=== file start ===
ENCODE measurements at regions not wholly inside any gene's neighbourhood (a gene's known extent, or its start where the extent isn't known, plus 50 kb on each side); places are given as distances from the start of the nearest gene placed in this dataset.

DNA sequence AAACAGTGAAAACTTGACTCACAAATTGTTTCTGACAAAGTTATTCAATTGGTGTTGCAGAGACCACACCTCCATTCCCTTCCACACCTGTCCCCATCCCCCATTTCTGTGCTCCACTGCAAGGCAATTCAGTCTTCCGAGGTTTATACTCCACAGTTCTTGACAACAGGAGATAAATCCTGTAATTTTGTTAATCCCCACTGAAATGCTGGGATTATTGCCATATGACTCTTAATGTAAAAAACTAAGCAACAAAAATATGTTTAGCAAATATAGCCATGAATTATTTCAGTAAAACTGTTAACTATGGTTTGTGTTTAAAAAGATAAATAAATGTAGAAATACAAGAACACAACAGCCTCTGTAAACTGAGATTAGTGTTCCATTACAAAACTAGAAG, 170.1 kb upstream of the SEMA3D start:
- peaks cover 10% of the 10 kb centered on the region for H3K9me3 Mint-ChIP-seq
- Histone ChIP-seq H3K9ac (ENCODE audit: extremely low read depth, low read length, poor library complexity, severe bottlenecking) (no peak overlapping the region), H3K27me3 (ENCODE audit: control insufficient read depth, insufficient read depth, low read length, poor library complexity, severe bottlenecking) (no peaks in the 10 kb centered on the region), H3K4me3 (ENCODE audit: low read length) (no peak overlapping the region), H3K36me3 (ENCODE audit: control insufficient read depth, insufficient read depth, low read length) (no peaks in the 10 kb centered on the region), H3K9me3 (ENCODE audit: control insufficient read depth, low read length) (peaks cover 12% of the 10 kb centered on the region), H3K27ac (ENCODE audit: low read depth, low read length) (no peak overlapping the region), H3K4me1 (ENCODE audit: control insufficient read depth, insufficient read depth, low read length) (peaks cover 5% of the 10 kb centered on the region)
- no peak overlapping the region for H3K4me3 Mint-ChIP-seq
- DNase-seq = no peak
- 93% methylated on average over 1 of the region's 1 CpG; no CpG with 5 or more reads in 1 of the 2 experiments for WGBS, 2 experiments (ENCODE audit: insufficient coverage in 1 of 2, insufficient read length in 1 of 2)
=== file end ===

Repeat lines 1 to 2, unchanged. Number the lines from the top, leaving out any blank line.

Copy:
ENCODE measurements at regions not wholly inside any gene's neighbourhood (a gene's known extent, or its start where the extent isn't known, plus 50 kb on each side); places are given as distances from the start of the nearest gene placed in this dataset.

DNA sequence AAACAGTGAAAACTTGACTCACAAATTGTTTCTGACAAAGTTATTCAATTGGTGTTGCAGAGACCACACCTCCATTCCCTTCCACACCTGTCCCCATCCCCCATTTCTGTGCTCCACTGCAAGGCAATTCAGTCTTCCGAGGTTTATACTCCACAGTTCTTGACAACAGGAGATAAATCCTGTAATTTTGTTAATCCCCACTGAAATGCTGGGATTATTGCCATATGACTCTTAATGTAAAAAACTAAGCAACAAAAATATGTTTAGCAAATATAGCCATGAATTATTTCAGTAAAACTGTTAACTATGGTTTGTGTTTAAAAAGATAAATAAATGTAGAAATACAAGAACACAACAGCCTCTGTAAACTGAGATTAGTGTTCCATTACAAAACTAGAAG, 170.1 kb upstream of the SEMA3D start: